10th September: Anatomy of an Incident
On Saturday 10th September I was on watch at NCI Stone Point in Lepe Country Park. From the Park shore many people launch kayaks and canoes, or venture out on paddle boards, or on wind or kite surfers. We do not attempt to log or keep track of them all. However for some activities we might make notes on a rough pad and, if we become concerned, then an entry will be made in the station Log Book.
On this day we saw two paddle boards being launched from the beach. There was a man standing on one board and on the other, a woman kneeling with a child and a large, square bag in front of her. Neither adults were wearing personal buoyancy aids, but they were using board leashes to attach themselves to the blue and white inflatable paddle boards; neither appeared to be expert paddlers. That much information was noted on the rough pad “just in case” we needed it later.
Most paddle boarders stay close to the shore and we would only worry about them if they were in trouble. However this couple now appeared to be heading straight out towards Gurnard, which is on the Isle of Wight, about 1.8nm distant. Once their distance from the shore confirmed their intention to cross the Solent an entry was made in the Log Book.
But by then they were too far away to gather more details beyond those on the rough pad. The photo (above) gives an idea of how they would have appeared through binoculars and, inset, what we might see using our large telescope. We thought the woman might be wearing a half wet suit and swimming costume while the man appeared to be dressed in t-shirt and shorts.
As they got closer to the Isle of Wight it was clear that the ebbing spring tide was taking them west of their intended destination. Much of their effort was being spent stemming the tide and each time they stopped paddling they were taken further westwards.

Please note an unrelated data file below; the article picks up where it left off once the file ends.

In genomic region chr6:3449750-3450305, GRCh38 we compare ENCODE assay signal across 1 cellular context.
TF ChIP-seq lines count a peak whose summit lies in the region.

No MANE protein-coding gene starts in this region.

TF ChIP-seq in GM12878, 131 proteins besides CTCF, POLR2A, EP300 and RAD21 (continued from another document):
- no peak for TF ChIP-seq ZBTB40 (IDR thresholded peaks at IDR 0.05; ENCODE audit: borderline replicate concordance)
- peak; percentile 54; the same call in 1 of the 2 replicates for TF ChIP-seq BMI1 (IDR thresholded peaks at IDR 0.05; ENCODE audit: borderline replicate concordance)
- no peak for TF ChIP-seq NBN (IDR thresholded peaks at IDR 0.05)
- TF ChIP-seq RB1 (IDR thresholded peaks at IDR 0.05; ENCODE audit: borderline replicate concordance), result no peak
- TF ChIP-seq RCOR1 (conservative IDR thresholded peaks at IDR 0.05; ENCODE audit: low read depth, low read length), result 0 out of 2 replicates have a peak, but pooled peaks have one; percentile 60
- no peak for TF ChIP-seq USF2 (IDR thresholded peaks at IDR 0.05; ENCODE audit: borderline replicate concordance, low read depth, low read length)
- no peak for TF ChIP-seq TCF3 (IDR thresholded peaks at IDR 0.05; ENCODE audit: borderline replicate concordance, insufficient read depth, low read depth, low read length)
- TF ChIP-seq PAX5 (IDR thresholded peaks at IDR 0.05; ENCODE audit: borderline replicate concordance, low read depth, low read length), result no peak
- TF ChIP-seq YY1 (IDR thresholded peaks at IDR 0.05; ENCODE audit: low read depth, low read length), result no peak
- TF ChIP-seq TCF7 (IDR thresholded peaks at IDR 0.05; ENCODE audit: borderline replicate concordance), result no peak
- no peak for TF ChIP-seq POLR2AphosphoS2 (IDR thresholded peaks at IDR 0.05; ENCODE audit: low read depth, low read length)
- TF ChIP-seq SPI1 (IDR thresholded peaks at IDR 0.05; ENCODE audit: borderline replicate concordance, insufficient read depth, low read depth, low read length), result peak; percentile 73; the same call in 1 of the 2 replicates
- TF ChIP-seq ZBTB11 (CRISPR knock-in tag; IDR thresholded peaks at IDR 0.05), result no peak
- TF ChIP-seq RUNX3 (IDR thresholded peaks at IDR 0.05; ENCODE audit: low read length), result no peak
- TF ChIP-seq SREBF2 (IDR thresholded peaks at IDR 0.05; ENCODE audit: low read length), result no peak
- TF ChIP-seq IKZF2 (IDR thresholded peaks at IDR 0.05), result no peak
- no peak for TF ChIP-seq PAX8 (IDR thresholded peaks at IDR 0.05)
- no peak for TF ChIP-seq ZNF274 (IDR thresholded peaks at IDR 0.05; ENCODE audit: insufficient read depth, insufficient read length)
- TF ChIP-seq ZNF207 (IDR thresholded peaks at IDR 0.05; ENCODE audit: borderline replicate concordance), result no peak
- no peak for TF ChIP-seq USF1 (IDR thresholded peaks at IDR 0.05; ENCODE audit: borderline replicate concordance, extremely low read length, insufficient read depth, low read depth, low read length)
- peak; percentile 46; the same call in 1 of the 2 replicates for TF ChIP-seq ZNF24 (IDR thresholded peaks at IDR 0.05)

We were concerned, but should we alert the Coastguard? The paddle boarders were not showing any signs of distress, for example by waving at passing yachts. They probably had a mobile phone to ask the Coastguard for help if they needed it. The wind was light and the sea was calm. Contacting the Coastguard would probably result in a Lifeboat being deployed and that might well be the last thing the paddle boarders wanted.
On the other hand they looked as if they were more often becoming separated, more frequently stopping to rest, and they being swept west of where the Gurnard Luck stream meets the Solent at Gurnard Marsh. From there westwards the shore consists of rocky ledges and large boulders meaning it would be very difficult to land and walk back east to Gurnard. Their most likely landing location would be in Thorness Bay well west of what appeared to be their intended destination. An important consideration was that, in addition to the two adults, a child was involved.
We decided to phone the Coastguard. Since there did not appear to be immediate danger to life I did not dial 999, equivalent to issuing a “Mayday”, rather I used the special contact number provided to us as an NCI Station. The Coastguard asked Hamble Lifeboat, which was on exercise near the Hamble estuary, to check on the paddle boarders welfare. Having reached the area and contacted us on VHF channel 65 to obtain an updated position, Hamble Lifeboat located the paddle boarders and took them on board. Initially they asked to be taken to Gurnard, but they must have then thought again, and they were brought them back to Lepe Country Park where their car was parked.
We had kept the station open until the paddle boarders were safely ashore, when we closed up and went home.
I was involved in a similar incident in October 2020. Again it was a period of ebbing spring tide. With strong currents flowing, the effective distance that a paddle board or kayak has to be paddled through the water is much greater than the distance over ground, and what might seem a short paddle will take much longer and more effort to complete. I considered different paddling strategies in a post on the NCI Calshot Tower and NCI Stone Point “blog”.